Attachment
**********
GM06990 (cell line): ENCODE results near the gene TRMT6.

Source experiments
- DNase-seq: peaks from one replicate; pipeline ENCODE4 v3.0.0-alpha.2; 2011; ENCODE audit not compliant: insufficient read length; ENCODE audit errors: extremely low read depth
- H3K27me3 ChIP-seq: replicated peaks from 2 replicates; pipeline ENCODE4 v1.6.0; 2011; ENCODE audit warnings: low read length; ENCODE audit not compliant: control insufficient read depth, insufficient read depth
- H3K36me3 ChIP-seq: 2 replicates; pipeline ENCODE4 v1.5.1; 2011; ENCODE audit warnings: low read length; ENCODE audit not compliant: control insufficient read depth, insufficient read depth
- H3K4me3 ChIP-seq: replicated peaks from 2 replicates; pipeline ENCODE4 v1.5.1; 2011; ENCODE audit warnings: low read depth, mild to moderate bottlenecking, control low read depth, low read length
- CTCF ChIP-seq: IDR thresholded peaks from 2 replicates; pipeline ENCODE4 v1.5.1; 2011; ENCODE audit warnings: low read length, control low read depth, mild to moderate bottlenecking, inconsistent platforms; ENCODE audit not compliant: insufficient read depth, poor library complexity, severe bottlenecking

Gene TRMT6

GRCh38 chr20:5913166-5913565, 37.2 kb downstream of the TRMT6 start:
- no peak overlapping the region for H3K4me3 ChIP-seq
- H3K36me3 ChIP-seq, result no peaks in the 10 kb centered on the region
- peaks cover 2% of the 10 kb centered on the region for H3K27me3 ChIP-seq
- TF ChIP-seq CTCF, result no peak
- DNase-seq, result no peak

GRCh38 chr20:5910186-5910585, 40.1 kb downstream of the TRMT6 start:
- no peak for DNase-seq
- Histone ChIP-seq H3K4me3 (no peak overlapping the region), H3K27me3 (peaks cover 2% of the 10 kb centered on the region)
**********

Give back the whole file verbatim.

GM06990 (cell line): ENCODE results near the gene TRMT6.

Source experiments
- DNase-seq: peaks from one replicate; pipeline ENCODE4 v3.0.0-alpha.2; 2011; ENCODE audit not compliant: insufficient read length; ENCODE audit errors: extremely low read depth
- H3K27me3 ChIP-seq: replicated peaks from 2 replicates; pipeline ENCODE4 v1.6.0; 2011; ENCODE audit warnings: low read length; ENCODE audit not compliant: control insufficient read depth, insufficient read depth
- H3K36me3 ChIP-seq: 2 replicates; pipeline ENCODE4 v1.5.1; 2011; ENCODE audit warnings: low read length; ENCODE audit not compliant: control insufficient read depth, insufficient read depth
- H3K4me3 ChIP-seq: replicated peaks from 2 replicates; pipeline ENCODE4 v1.5.1; 2011; ENCODE audit warnings: low read depth, mild to moderate bottlenecking, control low read depth, low read length
- CTCF ChIP-seq: IDR thresholded peaks from 2 replicates; pipeline ENCODE4 v1.5.1; 2011; ENCODE audit warnings: low read length, control low read depth, mild to moderate bottlenecking, inconsistent platforms; ENCODE audit not compliant: insufficient read depth, poor library complexity, severe bottlenecking

Gene TRMT6

GRCh38 chr20:5913166-5913565, 37.2 kb downstream of the TRMT6 start:
- no peak overlapping the region for H3K4me3 ChIP-seq
- H3K36me3 ChIP-seq, result no peaks in the 10 kb centered on the region
- peaks cover 2% of the 10 kb centered on the region for H3K27me3 ChIP-seq
- TF ChIP-seq CTCF, result no peak
- DNase-seq, result no peak

GRCh38 chr20:5910186-5910585, 40.1 kb downstream of the TRMT6 start:
- no peak for DNase-seq
- Histone ChIP-seq H3K4me3 (no peak overlapping the region), H3K27me3 (peaks cover 2% of the 10 kb centered on the region)